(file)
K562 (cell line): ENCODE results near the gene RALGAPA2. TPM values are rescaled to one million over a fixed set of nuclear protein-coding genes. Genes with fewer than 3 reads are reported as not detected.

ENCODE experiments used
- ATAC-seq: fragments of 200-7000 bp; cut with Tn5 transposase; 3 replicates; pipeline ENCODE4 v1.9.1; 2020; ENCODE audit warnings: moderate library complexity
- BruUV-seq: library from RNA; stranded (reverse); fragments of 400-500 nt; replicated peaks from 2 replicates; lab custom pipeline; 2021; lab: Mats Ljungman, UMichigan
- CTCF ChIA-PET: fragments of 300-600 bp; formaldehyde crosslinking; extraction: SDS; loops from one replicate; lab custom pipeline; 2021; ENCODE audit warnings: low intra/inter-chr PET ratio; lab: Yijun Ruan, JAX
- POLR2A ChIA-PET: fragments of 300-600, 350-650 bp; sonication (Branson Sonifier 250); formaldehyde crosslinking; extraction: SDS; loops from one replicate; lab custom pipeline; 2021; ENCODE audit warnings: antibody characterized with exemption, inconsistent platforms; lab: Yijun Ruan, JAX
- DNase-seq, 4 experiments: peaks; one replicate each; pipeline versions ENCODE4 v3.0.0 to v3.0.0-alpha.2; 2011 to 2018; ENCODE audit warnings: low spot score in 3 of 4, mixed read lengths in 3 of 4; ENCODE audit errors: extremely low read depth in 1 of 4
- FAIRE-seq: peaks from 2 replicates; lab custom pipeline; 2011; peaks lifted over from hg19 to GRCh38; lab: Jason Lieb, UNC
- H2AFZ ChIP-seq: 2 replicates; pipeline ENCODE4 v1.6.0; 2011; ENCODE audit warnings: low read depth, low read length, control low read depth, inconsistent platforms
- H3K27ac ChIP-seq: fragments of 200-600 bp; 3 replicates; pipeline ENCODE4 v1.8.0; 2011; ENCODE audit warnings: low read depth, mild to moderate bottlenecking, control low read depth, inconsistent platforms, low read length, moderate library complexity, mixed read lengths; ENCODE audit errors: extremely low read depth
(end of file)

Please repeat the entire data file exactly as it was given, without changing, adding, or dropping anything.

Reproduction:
K562 (cell line): ENCODE results near the gene RALGAPA2. TPM values are rescaled to one million over a fixed set of nuclear protein-coding genes. Genes with fewer than 3 reads are reported as not detected.

ENCODE experiments used
- ATAC-seq: fragments of 200-7000 bp; cut with Tn5 transposase; 3 replicates; pipeline ENCODE4 v1.9.1; 2020; ENCODE audit warnings: moderate library complexity
- BruUV-seq: library from RNA; stranded (reverse); fragments of 400-500 nt; replicated peaks from 2 replicates; lab custom pipeline; 2021; lab: Mats Ljungman, UMichigan
- CTCF ChIA-PET: fragments of 300-600 bp; formaldehyde crosslinking; extraction: SDS; loops from one replicate; lab custom pipeline; 2021; ENCODE audit warnings: low intra/inter-chr PET ratio; lab: Yijun Ruan, JAX
- POLR2A ChIA-PET: fragments of 300-600, 350-650 bp; sonication (Branson Sonifier 250); formaldehyde crosslinking; extraction: SDS; loops from one replicate; lab custom pipeline; 2021; ENCODE audit warnings: antibody characterized with exemption, inconsistent platforms; lab: Yijun Ruan, JAX
- DNase-seq, 4 experiments: peaks; one replicate each; pipeline versions ENCODE4 v3.0.0 to v3.0.0-alpha.2; 2011 to 2018; ENCODE audit warnings: low spot score in 3 of 4, mixed read lengths in 3 of 4; ENCODE audit errors: extremely low read depth in 1 of 4
- FAIRE-seq: peaks from 2 replicates; lab custom pipeline; 2011; peaks lifted over from hg19 to GRCh38; lab: Jason Lieb, UNC
- H2AFZ ChIP-seq: 2 replicates; pipeline ENCODE4 v1.6.0; 2011; ENCODE audit warnings: low read depth, low read length, control low read depth, inconsistent platforms
- H3K27ac ChIP-seq: fragments of 200-600 bp; 3 replicates; pipeline ENCODE4 v1.8.0; 2011; ENCODE audit warnings: low read depth, mild to moderate bottlenecking, control low read depth, inconsistent platforms, low read length, moderate library complexity, mixed read lengths; ENCODE audit errors: extremely low read depth